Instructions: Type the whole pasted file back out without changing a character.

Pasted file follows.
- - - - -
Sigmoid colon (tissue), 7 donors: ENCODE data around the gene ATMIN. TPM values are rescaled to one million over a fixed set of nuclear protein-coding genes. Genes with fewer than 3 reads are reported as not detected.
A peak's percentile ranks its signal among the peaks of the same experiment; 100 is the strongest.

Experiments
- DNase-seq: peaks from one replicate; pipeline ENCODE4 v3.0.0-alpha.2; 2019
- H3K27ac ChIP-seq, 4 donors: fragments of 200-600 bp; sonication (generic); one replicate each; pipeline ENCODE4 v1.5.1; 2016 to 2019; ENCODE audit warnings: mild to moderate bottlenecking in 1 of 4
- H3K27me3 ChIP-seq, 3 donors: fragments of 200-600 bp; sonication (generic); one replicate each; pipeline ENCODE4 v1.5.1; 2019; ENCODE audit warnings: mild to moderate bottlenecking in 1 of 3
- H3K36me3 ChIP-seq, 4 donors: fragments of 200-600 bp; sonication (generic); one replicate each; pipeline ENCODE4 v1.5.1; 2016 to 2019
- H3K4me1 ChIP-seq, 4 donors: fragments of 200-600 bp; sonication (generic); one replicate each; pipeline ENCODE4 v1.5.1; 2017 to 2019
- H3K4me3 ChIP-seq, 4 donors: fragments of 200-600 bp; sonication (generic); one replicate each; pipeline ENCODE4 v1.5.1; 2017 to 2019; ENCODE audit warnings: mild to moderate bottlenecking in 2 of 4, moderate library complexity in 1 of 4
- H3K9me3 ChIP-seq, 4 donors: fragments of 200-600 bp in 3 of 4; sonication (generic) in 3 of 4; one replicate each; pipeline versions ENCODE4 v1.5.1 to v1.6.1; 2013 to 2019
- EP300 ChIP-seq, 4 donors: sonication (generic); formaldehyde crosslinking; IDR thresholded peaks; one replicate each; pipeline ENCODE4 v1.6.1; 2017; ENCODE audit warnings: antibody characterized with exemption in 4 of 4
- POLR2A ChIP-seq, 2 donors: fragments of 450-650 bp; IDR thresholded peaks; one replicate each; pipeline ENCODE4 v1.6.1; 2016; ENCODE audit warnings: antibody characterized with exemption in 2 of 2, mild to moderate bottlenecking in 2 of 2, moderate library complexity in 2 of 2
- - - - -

Sigmoid colon (tissue), 7 donors: ENCODE data around the gene ATMIN. TPM values are rescaled to one million over a fixed set of nuclear protein-coding genes. Genes with fewer than 3 reads are reported as not detected.
A peak's percentile ranks its signal among the peaks of the same experiment; 100 is the strongest.

Experiments
- DNase-seq: peaks from one replicate; pipeline ENCODE4 v3.0.0-alpha.2; 2019
- H3K27ac ChIP-seq, 4 donors: fragments of 200-600 bp; sonication (generic); one replicate each; pipeline ENCODE4 v1.5.1; 2016 to 2019; ENCODE audit warnings: mild to moderate bottlenecking in 1 of 4
- H3K27me3 ChIP-seq, 3 donors: fragments of 200-600 bp; sonication (generic); one replicate each; pipeline ENCODE4 v1.5.1; 2019; ENCODE audit warnings: mild to moderate bottlenecking in 1 of 3
- H3K36me3 ChIP-seq, 4 donors: fragments of 200-600 bp; sonication (generic); one replicate each; pipeline ENCODE4 v1.5.1; 2016 to 2019
- H3K4me1 ChIP-seq, 4 donors: fragments of 200-600 bp; sonication (generic); one replicate each; pipeline ENCODE4 v1.5.1; 2017 to 2019
- H3K4me3 ChIP-seq, 4 donors: fragments of 200-600 bp; sonication (generic); one replicate each; pipeline ENCODE4 v1.5.1; 2017 to 2019; ENCODE audit warnings: mild to moderate bottlenecking in 2 of 4, moderate library complexity in 1 of 4
- H3K9me3 ChIP-seq, 4 donors: fragments of 200-600 bp in 3 of 4; sonication (generic) in 3 of 4; one replicate each; pipeline versions ENCODE4 v1.5.1 to v1.6.1; 2013 to 2019
- EP300 ChIP-seq, 4 donors: sonication (generic); formaldehyde crosslinking; IDR thresholded peaks; one replicate each; pipeline ENCODE4 v1.6.1; 2017; ENCODE audit warnings: antibody characterized with exemption in 4 of 4
- POLR2A ChIP-seq, 2 donors: fragments of 450-650 bp; IDR thresholded peaks; one replicate each; pipeline ENCODE4 v1.6.1; 2016; ENCODE audit warnings: antibody characterized with exemption in 2 of 2, mild to moderate bottlenecking in 2 of 2, moderate library complexity in 2 of 2